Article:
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U.S. Senate Stays Divided Over Trump’s Immigration Deal

As tensions over the border wall and the government shutdown continued unabated last week, Pelosi demanded Trump postpone his scheduled Jan. 29 State of the Union address

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Internal Revenue Service employees Brian Lanouette, of Merrimack, N.H., center right, and Mary Maldonado, of Dracut, Mass., right, join with others as they display placards during a rally by federal employees and supporters, Jan. 17, 2019. VOA

The partial U.S. government shutdown reached day 31 Monday with the Senate’s Republican leader preparing a vote on a proposal that President Donald Trump is calling a compromise and Democratic leaders say is a non-starter.

Trump’s plan would provide three years of protection against deportation for hundreds of thousands of immigrants who came to the country illegally when they were children, as well extensions of protected status for people who fled their countries due to violence or natural disasters.In return he would get the $5.7 billion in funding he wants for a wall at the U.S.-Mexico border.

Democrats object to the border wall as an ineffective and expensive security solution.They want Trump and Republicans to agree to reopen the government first and then discuss other border security initiatives.

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A National Park entrance fee collection service is temporarily suspended at Badwater Basin in Death Valley National Park, the lowest point in North America, during the partial U.S. government shutdown, in Death Valley, California, U.S., Jan. 10, 2019. VOA

Senate to vote on Trump proposal 

Republican Senate Majority Leader Mitch McConnell said he plans to bring Trump’s proposal to a vote in his chamber in the coming days, although he will need some Democratic support to win approval.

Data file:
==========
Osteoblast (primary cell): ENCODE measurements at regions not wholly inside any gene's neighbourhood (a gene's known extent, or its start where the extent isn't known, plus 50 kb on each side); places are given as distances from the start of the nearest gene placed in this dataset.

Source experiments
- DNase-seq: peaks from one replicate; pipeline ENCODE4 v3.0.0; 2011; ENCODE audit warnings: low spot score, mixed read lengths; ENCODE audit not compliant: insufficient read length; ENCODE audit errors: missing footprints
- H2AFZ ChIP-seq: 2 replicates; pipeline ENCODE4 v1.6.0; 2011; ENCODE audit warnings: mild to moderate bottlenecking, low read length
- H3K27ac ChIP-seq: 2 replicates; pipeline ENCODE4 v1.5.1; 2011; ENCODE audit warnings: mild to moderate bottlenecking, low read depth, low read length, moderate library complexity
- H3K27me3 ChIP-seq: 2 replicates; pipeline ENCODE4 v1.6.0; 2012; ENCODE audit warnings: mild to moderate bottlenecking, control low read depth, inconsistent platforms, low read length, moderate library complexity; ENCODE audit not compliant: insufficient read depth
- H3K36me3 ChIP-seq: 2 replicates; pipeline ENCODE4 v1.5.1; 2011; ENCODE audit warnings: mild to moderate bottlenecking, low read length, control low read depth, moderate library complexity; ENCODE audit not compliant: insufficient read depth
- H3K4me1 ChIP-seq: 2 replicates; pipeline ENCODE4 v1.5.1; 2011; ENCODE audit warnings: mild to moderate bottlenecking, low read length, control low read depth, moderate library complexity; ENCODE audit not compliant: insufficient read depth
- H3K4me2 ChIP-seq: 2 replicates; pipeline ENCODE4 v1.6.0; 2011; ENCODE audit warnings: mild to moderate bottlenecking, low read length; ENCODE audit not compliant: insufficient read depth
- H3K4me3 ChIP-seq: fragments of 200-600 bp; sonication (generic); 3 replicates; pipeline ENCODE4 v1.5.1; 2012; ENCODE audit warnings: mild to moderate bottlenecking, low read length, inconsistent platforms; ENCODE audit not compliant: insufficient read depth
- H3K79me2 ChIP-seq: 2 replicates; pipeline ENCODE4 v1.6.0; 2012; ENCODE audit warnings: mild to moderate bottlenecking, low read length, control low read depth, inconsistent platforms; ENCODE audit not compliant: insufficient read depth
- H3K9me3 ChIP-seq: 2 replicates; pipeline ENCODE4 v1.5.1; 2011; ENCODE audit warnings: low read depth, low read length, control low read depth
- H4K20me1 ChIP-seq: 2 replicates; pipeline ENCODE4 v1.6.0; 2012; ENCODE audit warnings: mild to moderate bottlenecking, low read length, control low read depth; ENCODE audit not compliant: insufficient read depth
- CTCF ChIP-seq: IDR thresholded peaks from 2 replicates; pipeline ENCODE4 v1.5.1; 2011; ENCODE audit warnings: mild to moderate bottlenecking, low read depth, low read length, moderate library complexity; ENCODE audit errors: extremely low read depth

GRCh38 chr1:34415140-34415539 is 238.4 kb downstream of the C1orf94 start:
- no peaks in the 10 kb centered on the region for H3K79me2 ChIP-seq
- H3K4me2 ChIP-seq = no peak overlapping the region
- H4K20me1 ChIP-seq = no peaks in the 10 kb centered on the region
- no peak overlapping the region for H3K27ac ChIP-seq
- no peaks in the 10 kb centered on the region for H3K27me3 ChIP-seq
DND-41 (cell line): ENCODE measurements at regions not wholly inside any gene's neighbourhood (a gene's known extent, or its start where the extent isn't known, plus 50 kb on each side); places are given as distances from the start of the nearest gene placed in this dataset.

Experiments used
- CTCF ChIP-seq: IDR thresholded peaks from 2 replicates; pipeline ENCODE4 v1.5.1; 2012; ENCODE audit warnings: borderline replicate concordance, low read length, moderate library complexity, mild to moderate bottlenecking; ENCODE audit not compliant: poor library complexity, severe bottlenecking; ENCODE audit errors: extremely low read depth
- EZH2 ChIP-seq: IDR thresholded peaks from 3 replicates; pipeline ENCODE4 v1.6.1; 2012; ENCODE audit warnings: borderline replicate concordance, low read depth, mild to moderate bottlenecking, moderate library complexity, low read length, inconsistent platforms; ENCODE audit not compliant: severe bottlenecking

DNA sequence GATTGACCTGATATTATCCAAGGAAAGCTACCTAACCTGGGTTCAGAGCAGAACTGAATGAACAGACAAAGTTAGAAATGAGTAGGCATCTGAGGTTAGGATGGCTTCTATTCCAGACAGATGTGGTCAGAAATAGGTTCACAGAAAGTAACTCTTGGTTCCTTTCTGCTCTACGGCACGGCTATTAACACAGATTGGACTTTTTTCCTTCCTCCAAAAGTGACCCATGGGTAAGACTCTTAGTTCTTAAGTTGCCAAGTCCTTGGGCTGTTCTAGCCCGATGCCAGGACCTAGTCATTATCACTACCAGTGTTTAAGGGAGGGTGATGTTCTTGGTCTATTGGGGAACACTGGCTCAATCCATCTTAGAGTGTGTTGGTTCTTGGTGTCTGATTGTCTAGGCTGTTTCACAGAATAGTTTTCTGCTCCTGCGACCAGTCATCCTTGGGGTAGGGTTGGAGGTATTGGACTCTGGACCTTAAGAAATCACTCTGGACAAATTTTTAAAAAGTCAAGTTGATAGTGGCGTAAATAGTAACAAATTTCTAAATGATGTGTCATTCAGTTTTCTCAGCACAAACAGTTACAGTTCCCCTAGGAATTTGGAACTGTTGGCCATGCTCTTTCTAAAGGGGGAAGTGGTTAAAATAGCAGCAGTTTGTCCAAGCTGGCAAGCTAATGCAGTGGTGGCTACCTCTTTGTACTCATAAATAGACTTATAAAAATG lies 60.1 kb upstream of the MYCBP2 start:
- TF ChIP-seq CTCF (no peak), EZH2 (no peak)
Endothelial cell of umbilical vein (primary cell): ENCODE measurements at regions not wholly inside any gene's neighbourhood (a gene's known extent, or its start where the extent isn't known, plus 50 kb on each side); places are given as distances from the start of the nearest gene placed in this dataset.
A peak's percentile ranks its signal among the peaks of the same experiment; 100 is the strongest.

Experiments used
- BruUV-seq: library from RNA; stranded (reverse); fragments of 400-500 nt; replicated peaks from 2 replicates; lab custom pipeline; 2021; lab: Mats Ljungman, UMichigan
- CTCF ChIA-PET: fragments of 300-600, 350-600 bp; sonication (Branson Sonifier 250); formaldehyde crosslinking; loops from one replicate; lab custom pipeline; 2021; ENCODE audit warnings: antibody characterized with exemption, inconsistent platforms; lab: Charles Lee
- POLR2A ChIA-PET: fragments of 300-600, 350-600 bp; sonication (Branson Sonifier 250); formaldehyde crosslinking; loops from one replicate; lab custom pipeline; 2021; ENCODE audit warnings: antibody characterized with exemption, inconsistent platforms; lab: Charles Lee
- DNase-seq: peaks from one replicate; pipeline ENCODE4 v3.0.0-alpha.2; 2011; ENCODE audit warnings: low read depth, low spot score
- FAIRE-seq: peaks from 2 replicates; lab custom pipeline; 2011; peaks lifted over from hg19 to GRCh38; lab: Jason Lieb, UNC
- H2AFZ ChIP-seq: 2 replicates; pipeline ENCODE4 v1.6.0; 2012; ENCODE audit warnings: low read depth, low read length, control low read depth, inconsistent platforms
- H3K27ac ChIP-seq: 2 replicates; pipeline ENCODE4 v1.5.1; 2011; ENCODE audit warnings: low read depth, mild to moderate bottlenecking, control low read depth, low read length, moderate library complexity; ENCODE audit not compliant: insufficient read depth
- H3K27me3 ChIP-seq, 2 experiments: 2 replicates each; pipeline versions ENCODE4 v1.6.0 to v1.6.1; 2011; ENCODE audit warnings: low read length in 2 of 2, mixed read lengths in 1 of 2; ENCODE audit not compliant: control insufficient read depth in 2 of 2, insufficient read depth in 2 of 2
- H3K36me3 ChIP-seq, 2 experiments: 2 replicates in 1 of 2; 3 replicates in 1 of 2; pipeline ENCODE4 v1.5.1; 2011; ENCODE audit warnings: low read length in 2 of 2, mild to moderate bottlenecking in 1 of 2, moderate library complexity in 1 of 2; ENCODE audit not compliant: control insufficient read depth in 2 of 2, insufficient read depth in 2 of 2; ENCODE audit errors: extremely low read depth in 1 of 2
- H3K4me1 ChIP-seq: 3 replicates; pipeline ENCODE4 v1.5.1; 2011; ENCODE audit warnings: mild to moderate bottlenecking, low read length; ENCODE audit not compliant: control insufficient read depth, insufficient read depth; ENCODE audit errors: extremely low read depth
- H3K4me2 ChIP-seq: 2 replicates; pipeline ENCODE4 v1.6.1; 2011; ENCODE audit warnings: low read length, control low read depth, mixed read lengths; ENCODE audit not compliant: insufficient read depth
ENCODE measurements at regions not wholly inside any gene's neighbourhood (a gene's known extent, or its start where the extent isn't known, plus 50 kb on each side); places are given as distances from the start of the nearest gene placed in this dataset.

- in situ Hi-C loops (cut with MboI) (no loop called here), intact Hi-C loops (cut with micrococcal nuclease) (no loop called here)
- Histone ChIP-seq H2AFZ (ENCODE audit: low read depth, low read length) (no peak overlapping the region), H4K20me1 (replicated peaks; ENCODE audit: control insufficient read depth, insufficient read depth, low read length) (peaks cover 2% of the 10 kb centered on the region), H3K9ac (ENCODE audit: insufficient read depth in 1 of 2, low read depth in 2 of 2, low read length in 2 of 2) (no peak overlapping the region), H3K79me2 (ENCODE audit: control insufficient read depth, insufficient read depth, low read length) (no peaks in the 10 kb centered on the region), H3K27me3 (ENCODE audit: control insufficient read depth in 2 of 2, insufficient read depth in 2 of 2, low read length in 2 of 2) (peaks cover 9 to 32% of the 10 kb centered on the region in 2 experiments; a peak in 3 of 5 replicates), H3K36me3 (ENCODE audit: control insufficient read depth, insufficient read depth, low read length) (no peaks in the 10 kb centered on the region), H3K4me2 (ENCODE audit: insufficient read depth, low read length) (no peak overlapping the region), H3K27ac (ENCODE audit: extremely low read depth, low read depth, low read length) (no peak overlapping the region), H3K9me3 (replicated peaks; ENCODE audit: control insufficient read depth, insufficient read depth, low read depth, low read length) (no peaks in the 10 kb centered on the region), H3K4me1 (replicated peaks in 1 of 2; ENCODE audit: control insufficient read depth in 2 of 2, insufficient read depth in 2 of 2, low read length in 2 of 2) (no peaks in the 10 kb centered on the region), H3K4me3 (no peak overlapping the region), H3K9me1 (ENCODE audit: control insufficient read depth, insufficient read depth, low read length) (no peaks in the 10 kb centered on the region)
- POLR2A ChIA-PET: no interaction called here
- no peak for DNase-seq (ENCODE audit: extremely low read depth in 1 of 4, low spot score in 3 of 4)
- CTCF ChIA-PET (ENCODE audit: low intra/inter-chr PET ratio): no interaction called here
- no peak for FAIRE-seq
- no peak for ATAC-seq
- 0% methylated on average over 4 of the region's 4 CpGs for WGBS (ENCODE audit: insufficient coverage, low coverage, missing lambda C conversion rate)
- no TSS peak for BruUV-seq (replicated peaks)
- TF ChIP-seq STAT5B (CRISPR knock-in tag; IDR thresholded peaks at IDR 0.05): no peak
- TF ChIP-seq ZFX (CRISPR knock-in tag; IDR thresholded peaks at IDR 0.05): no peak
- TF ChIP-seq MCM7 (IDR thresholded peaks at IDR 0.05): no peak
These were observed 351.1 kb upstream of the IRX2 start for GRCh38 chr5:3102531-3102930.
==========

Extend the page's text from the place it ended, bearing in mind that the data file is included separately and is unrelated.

In the House, Speaker Nancy Pelosi said she is planning votes this week on adding more immigration judges and money for scanning vehicles and drugs at the country’s ports of entry. The House has already passed multiple measures that would reopen the government, but McConnell has refused to bring them up in the Senate, saying he will not consider any bill that Trump would not support.

Day 31

While the shutdown continues, about 800,000 government workers are either continuing their jobs without pay, or have been furloughed.

“Nancy Pelosi and some of the Democrats turned down my offer yesterday before I even got up to speak. They don’t see crime & drugs, they only see 2020 – which they are not going to win. Best economy!” Trump said on Twitter, referring to next year’s presidential election. “They should do the right thing for the Country & allow people to go back to work.”

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U.S. House Speaker Nancy Pelosi holds a news conference at the U.S. Capitol in Washington, Jan. 10, 2019. VOA

He later called the government employees working without pay “great patriots.”

elosi used her own post Sunday to reiterate to Trump the Democrats’ position.

“800,000 Americans are going without pay. Re-open the government, let workers get their paychecks and then we can discuss how we can come together to protect the border. #EndTheShutdown,” Pelosi said.

Democratic Rep. Nita Lowey, chairwoman of the House Appropriations Committee, said in a statement there is “simply no reason” for the shutdown to continue while the two sides “are engaged in a complex policy discussion.”

“Protecting Dreamers and TPS recipients is the right thing to do. The President is wrong to hold them hostage over money for a wasteful wall that could be better spent on more effective border security measures. The President’s trade offer — temporary protections for some immigrants in exchange for a border wall boondoggle — is not acceptable,” Lowey said.

Conservatives weigh in 

Conservative critics of Trump’s plan said the protections against deportation amounted to amnesty for lawbreakers.

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During a training drill, a Customs and Border Protection official stops the flow of northbound traffic at entrance to the San Ysidro port of entry, Jan. 10, 2019, seen from Tijuana, Mexico. VOA

But Trump tweeted, “No, Amnesty is not a part of my offer … Amnesty will be used only on a much bigger deal, whether on immigration or something else.Likewise there will be no big push to remove the 11,000,000 plus people who are here illegally-but be careful Nancy!”

Republicans hold a 53-47 majority in the Senate, but major legislation in the chamber almost always requires a 60-vote majority. It is unclear if Trump will be able to convince at least seven Democrats to vote for his proposal.